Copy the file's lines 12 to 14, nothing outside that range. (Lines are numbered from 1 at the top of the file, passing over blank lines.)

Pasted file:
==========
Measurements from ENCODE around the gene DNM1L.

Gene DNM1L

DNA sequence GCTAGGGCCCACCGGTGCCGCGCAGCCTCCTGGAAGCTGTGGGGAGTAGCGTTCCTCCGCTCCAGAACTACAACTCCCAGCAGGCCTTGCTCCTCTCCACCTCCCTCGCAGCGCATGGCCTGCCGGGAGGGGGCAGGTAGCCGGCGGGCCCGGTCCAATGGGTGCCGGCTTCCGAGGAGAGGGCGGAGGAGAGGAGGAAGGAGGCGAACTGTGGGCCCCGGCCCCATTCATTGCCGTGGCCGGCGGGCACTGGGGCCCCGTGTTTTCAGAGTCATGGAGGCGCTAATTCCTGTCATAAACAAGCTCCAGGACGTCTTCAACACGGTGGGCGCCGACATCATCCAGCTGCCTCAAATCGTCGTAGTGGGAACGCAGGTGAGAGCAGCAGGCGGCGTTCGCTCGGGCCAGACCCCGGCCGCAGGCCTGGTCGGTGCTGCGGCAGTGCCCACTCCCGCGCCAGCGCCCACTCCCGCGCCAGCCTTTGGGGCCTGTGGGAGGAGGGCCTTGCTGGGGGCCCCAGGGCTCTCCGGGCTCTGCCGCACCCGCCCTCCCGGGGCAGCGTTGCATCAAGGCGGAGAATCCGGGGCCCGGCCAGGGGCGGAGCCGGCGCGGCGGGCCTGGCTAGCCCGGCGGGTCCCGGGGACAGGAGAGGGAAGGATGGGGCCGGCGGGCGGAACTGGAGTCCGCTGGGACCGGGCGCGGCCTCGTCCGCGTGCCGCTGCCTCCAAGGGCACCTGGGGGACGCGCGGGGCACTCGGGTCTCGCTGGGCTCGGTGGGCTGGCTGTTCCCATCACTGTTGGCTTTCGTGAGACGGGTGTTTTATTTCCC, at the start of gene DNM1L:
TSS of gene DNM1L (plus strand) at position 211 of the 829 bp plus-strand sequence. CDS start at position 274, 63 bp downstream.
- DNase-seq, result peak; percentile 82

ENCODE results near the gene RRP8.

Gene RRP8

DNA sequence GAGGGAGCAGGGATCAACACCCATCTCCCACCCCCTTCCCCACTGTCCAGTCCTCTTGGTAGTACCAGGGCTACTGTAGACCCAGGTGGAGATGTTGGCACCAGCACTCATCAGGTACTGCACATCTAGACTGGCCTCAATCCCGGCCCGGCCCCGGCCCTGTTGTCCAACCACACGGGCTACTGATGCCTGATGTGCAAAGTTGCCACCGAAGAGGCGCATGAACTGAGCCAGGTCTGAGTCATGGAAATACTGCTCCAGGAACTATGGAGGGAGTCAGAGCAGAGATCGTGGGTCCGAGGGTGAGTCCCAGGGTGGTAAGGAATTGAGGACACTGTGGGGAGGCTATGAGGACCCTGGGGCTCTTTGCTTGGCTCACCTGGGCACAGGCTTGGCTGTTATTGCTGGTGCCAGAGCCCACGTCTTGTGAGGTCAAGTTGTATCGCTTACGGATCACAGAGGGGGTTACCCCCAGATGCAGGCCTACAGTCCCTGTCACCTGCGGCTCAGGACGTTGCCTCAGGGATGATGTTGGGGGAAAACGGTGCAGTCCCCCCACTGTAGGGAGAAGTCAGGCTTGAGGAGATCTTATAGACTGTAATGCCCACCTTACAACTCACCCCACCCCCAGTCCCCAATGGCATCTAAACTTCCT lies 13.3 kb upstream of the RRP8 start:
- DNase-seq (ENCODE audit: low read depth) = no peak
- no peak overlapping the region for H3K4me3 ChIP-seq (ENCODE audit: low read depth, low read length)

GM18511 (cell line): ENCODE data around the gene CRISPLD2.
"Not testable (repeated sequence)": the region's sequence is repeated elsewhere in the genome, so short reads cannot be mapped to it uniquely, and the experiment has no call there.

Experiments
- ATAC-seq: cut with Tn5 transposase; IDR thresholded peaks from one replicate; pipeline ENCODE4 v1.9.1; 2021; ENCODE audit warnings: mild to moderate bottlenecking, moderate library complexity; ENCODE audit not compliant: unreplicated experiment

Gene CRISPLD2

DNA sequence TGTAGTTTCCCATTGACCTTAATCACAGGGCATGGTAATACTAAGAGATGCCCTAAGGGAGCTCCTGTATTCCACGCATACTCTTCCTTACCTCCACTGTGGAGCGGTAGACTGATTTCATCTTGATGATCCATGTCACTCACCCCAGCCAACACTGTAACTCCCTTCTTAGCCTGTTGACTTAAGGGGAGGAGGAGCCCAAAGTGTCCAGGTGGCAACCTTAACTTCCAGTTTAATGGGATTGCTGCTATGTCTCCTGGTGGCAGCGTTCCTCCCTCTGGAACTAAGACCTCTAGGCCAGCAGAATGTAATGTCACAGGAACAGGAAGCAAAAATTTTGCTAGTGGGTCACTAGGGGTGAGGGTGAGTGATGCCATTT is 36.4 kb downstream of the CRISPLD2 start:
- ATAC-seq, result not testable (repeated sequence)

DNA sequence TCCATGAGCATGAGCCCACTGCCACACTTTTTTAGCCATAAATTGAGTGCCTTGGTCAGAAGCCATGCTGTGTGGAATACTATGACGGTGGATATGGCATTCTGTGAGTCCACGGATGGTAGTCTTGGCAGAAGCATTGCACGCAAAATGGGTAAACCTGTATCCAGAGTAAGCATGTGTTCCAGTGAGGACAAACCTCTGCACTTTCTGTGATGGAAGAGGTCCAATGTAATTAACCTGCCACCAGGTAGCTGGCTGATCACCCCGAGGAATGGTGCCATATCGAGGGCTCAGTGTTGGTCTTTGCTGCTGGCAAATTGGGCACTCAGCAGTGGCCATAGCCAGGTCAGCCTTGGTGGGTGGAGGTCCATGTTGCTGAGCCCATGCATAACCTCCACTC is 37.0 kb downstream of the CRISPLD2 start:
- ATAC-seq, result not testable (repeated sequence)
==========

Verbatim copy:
"Not testable (repeated sequence)": the region's sequence is repeated elsewhere in the genome, so short reads cannot be mapped to it uniquely, and the experiment has no call there.

Experiments
- ATAC-seq: cut with Tn5 transposase; IDR thresholded peaks from one replicate; pipeline ENCODE4 v1.9.1; 2021; ENCODE audit warnings: mild to moderate bottlenecking, moderate library complexity; ENCODE audit not compliant: unreplicated experiment